Traditional Korean Feast of plentiful Harvest, Chuseok

Chuseok, Harvest festival (Korean Thanksgiving Day), is one of the most important holidays in Korea. Chuseok is held on the 15th day of the 8th month on the lunar calendar. On this day, a full harvest moon beautifully appeared in the sky.

Full moon
Full moon

It is a time of “enormous movement” for Koreans, as they get back to their hometown, which are usually outside of Seoul. Family members whole from different cities gather together to share food and stories and to perform the ancestral ceremonies called Charye as a way of thanking them for a bountiful harvest. After the service, family members whole sit down together at the table to enjoy appetizing food.

A Chuseok Charye Ceremony
A Chuseok Charye Ceremony

What do Koreans eat during Chuseok

Family members made a diversity of foods during Chuseok to commemorate the bountiful harvest of the year, and one of the most important and delicious food which represents Chuseok is songpyeon(Half-moon shaped Rice Cake). Sonpyeon is filled up with sesame seeds or beans, and steamed with pine needles. The taste is a little bit sweet, chewy, and savory.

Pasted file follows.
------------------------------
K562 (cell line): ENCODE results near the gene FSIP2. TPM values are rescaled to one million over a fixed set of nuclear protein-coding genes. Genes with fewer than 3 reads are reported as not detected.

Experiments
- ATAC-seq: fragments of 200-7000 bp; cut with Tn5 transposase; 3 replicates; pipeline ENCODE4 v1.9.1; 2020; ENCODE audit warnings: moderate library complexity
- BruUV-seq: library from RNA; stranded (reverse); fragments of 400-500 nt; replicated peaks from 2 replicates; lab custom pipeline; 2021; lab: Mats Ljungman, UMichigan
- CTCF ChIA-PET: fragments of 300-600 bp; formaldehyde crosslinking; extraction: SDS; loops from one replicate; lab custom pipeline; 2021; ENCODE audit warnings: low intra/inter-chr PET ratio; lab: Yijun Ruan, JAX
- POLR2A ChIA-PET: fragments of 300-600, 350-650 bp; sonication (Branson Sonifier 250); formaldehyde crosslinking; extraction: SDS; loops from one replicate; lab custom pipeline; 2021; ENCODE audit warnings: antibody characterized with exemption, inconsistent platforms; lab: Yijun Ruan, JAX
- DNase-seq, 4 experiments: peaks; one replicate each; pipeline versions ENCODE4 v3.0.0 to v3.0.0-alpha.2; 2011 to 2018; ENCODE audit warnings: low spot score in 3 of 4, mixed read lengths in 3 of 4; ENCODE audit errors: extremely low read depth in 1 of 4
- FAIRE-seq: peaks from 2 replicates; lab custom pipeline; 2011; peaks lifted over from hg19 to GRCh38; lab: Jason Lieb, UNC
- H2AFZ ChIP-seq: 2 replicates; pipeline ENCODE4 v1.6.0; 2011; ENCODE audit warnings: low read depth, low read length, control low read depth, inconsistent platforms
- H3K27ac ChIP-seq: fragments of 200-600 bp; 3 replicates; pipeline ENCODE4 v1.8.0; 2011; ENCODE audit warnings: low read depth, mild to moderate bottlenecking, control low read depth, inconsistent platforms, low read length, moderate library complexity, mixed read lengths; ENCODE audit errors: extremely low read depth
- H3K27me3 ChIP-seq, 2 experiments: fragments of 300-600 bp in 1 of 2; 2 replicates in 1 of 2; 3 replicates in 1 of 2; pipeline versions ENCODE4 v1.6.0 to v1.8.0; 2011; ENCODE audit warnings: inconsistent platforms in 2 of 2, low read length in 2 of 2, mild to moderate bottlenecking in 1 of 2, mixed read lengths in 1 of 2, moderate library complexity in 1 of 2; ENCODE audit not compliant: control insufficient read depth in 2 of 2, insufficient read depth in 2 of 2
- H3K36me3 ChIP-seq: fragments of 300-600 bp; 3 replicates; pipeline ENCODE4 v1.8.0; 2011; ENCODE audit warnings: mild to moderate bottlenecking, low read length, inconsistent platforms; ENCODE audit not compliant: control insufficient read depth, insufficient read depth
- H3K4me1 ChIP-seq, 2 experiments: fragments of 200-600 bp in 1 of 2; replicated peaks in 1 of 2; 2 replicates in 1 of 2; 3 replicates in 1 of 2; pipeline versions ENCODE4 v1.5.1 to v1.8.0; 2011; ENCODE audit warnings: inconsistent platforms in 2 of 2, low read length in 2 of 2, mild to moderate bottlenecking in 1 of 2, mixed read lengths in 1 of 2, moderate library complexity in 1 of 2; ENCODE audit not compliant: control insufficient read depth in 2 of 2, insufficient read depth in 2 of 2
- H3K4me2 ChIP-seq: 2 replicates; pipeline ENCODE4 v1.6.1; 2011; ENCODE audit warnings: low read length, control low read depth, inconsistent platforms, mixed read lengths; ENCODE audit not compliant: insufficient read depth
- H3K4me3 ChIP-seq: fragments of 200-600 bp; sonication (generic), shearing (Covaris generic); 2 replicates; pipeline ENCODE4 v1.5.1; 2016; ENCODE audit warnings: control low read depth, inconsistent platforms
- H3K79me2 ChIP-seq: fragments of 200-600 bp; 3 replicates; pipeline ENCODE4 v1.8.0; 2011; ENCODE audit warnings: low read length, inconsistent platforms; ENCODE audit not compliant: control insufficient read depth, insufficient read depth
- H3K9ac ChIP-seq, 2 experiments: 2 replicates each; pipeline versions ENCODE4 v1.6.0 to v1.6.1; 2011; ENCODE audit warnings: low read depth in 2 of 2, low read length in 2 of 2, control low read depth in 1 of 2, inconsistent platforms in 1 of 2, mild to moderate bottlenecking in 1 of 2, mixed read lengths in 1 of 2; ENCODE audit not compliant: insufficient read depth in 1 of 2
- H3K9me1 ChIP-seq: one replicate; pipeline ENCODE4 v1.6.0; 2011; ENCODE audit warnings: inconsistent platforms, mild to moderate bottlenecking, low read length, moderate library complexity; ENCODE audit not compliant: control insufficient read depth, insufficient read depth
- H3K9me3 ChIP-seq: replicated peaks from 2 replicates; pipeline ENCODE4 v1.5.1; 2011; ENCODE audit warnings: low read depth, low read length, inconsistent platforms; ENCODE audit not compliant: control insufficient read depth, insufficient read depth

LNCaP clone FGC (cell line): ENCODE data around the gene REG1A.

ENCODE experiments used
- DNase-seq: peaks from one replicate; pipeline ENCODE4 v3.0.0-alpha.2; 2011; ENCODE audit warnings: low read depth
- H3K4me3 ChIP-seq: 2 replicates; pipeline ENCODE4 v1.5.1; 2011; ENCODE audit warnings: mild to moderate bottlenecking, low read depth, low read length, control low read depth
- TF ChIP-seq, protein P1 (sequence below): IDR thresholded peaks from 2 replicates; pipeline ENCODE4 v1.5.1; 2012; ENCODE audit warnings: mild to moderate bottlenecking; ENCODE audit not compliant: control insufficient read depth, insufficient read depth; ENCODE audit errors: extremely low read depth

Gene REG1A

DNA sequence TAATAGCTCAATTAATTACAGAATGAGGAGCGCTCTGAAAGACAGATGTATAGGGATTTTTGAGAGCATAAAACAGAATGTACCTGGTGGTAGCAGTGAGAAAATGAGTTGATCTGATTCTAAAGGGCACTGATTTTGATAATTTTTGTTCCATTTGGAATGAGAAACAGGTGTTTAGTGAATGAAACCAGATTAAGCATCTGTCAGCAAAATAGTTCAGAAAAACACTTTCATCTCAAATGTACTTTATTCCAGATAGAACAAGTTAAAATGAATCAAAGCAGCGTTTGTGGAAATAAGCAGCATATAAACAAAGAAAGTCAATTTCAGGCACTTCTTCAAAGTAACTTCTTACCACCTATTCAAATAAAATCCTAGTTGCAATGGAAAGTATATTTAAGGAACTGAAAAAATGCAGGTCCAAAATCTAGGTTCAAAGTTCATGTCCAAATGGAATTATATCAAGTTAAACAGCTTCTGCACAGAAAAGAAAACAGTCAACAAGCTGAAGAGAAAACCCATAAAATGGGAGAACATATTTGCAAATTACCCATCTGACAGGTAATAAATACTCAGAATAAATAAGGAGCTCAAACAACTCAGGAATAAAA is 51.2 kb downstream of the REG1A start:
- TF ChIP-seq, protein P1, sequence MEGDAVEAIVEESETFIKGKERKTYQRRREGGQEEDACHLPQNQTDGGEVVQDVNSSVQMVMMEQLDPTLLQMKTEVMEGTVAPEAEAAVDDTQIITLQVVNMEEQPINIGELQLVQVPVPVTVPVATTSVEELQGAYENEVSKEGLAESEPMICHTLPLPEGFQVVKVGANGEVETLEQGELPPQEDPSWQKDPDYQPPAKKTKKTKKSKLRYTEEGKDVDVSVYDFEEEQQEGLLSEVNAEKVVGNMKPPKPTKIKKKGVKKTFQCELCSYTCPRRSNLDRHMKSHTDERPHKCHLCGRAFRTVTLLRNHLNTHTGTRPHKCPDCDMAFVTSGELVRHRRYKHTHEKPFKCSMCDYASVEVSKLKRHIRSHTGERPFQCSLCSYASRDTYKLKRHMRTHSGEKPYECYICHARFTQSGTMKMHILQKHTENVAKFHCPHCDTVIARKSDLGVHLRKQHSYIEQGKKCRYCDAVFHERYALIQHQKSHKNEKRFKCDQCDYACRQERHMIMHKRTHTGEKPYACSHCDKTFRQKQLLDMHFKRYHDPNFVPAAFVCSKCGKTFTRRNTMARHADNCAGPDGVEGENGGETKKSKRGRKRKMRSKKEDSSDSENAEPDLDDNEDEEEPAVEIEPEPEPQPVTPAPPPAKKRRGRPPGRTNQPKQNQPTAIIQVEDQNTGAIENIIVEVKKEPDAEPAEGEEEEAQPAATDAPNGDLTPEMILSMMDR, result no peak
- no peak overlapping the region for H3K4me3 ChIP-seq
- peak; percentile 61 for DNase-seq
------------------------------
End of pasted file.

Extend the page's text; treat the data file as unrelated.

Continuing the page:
Additionally, Chuseok cuisines include traditional jeon (Korean pancakes) as well. Jeon are made by fish, meat, and vegetables and then slightly frying them with flour, eggs and a bit of oil.

 

 

Songpyeon(half-moon shaped rice cakes)
Songpyeon(half-moon shaped rice cakes)
Jeon(Assorted Korean Pancakes)
Jeon(Assorted Korean Pancakes)

What do Koreans do during Chuseok

Ganggangsullae (Korean circle dance) is performed by women which combines group with dancing and singing. They performed outside on the night of Chuseok under the full moon. It is registered as Intangible Heritage of Humanity in 2009 by the UNESCO.

Ganggangsullae
Ganggangsullae(Korean circle dance)

 

Have a fun on your Chuseok holidays!

Find out more about studying abroad in Korea

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